There is such a thing as a free lunch!
A current discussion reminded me that, while certain parts of our cluster stack do have comprehensive regression tests, not all parts do. However, test coverage is crucial: untested code is broken code, and clean-ups and re-factoring become a risky business, which impedes adding features and maintainability.
Code that is tested can be cleaned up with confidence; new features can be added safely, trusting that old functionality is not broken. Good tests make for good sleep.
We need more, and better, tests for all aspects of our cluster stack; functional and non-functional both. If I had my test-driven way, I'd veto every contribution that came without sufficient tests, but that's a heavy obligation to place on contributors. Providing tests ought to be perceived as a positive task, not as a burden.
We need the awareness that meaningful tests are good all by themselves, and that not just feature work is cool. Tests ensure quality, inspire confidence, reduce risk for release managers and contributors, lead to more modular and maintainable code, and allow you to point out errors other contributors make - what more could you ask for?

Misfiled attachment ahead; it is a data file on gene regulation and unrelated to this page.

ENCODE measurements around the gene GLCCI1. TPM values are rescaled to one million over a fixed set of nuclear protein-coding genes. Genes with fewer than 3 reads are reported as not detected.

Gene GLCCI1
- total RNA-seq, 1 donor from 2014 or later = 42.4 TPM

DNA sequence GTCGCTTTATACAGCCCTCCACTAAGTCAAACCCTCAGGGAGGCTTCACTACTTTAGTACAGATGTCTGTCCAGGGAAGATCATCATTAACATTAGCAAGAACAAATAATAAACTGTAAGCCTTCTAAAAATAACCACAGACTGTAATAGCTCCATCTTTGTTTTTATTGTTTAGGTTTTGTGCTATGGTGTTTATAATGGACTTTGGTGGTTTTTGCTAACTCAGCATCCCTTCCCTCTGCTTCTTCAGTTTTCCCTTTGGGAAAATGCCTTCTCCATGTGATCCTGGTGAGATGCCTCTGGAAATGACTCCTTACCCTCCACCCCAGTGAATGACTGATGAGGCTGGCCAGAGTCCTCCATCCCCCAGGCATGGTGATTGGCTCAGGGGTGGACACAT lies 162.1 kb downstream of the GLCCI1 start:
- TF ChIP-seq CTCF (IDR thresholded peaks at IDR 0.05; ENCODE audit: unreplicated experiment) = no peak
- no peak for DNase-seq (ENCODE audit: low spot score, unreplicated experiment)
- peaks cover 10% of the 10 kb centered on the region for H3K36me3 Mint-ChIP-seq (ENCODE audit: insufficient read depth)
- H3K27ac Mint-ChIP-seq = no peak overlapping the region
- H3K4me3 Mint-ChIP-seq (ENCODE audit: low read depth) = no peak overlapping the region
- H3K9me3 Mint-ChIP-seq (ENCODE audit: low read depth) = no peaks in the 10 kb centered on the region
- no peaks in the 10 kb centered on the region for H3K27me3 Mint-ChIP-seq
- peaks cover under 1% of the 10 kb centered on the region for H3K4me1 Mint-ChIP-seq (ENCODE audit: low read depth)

Hence, I am announcing the Almost Free Lunch initiative: contribute an Open Source, reasonably comprehensive and non-trivial test suite for one of our components, document it so that people can actually run it ;-), and I will invite you to lunch! (I would offer to sing songs praising the glory of you, but that would be rather counterproductive.)
The obvious place to start with is the one which started this discussion: our resource agent test coverage really needs more love. But you will find all projects - Linux-HA, Pacemaker, corosync, OCFS2, GFS2, ... - more than willing to provide you with hints where our tests can be improved. Contact me, or any of the projects' mailing lists, to learn more.